Traditional cities in the U.S. suffer from an older, less desirable housing stock. Redeveloping housing will be central to their revitalization and rejuvenation. Unfortunately, the very policies adopted to enhance the quality of life of neighborhoods — planning and zoning regulation — interfere with the spontaneous market forces capable of transforming the housing stock and allowing neighborhoods to become more competitive. Cleveland provides a case in point, losing more than half its population in less than 50 years. Cities should take a cue from Houston, one of the nation’s fastest growing cities, and think about ways to deregulate the housing market to accommodate changing housing preferences and land uses based on shifts in the economy and city demographics. By adopting market-driven regulatory process, Houston substantially reduces uncertainty and approval times for new infill development projects.
Get weekly updates from Reason.
Today's Top Topics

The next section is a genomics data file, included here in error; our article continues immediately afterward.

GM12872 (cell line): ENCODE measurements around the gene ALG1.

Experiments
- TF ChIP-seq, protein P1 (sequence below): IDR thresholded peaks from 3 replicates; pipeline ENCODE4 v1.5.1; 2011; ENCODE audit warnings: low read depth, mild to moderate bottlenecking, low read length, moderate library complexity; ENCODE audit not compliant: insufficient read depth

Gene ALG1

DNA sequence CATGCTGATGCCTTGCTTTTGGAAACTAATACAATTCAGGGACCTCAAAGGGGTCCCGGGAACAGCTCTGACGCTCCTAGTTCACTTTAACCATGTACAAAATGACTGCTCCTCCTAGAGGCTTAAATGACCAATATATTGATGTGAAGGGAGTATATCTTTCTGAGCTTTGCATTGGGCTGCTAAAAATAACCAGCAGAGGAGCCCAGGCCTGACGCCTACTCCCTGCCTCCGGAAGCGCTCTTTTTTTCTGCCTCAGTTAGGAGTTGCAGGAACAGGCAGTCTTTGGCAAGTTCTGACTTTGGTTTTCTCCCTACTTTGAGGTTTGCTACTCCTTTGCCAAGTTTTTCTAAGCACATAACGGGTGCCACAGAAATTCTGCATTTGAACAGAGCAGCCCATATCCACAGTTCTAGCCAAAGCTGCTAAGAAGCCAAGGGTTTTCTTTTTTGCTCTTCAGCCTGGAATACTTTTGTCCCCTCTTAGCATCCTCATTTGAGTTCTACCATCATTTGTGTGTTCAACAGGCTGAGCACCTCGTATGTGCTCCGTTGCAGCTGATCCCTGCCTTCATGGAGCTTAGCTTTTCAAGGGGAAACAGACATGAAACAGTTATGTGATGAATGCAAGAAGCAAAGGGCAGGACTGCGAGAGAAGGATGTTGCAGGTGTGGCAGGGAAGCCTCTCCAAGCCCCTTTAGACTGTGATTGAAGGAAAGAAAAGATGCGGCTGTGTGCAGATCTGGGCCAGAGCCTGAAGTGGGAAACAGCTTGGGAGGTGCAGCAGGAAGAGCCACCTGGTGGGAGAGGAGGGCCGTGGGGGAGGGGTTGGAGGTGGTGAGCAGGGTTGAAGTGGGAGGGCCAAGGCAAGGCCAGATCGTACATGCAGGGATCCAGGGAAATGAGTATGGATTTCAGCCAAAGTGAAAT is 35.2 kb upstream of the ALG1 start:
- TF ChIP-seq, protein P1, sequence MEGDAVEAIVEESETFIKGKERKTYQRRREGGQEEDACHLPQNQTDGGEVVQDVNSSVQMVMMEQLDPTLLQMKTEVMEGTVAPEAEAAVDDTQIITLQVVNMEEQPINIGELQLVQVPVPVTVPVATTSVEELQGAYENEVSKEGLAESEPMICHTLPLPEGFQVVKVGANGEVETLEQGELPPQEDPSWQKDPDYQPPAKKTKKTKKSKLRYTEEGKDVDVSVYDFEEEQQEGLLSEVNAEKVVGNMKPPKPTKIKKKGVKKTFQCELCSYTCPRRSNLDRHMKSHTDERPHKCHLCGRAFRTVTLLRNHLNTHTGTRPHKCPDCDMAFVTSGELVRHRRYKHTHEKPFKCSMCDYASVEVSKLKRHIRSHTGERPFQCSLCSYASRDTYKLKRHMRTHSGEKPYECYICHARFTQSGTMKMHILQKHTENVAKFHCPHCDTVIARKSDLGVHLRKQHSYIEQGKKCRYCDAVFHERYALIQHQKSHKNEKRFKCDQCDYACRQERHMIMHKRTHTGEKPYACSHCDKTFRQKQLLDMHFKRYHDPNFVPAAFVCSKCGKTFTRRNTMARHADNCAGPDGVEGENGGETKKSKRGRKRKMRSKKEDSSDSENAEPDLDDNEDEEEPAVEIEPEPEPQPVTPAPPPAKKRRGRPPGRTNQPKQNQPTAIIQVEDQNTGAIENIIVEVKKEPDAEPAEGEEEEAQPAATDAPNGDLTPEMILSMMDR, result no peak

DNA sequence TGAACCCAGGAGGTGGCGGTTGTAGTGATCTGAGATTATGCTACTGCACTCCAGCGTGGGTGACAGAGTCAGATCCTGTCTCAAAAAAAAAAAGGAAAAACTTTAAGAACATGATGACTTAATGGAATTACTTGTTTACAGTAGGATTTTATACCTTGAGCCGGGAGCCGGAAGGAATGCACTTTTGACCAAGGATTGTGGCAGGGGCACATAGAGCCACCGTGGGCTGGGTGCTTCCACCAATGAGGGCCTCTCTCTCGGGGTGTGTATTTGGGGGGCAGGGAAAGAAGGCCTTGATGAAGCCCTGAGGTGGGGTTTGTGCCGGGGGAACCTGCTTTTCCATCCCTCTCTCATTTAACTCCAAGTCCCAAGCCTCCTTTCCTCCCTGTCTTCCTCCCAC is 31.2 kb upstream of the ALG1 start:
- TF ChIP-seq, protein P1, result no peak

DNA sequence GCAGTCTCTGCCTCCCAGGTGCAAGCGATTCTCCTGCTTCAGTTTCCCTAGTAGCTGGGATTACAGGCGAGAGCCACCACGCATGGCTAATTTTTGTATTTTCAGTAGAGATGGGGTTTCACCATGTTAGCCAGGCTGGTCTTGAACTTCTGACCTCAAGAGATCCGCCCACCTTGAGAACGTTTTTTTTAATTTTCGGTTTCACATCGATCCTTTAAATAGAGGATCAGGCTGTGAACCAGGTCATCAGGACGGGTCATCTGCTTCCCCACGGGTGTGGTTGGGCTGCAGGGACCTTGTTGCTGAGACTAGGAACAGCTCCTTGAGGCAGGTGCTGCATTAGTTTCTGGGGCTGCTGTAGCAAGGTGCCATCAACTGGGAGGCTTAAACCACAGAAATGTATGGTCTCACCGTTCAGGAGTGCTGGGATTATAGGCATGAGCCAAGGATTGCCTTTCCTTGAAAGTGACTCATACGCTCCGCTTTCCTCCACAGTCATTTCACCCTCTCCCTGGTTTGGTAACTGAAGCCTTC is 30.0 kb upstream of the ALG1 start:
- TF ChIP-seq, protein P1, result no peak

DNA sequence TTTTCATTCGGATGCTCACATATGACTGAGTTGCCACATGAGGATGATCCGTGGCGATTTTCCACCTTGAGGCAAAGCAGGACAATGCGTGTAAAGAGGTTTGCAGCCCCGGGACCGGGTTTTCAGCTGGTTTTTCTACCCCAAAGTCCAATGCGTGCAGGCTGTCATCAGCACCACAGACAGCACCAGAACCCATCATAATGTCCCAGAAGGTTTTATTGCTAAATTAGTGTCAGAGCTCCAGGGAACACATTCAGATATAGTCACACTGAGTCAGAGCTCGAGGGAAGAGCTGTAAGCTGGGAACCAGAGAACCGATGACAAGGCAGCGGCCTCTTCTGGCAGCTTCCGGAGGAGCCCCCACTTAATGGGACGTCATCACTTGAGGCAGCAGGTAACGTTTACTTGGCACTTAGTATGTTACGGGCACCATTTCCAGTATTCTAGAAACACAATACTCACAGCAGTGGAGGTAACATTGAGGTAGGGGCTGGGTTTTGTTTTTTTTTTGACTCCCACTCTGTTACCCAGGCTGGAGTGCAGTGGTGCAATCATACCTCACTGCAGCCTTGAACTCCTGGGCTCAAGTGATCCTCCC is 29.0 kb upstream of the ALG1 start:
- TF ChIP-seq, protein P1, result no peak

Rejuvenating Urban America Through Land Use and Housing Policy Reform
Cleveland Case Study
Policy Brief 91
This Study's Materials
- Rejuvenating Urban America Through Land Use and Housing Policy Reform, PDF, 827.4 KB
- Throwing Money at Bridges Will Not Fix the Problem (6/17)
- High-Speed Rail is a Luxury the U.S. Cannot Afford (6/11)
- A Labor Market Mired in Historical Lows is an Unhealthy Labor Market (6/7)
- Sasha Volokh on the Implications of the Louisiana Supreme Court Voucher Ruling (6/5)
- 77 percent of Californians Support Jerry Brown's School Funding Plan: Here Are Three Big Ideas to Make it Better (6/4)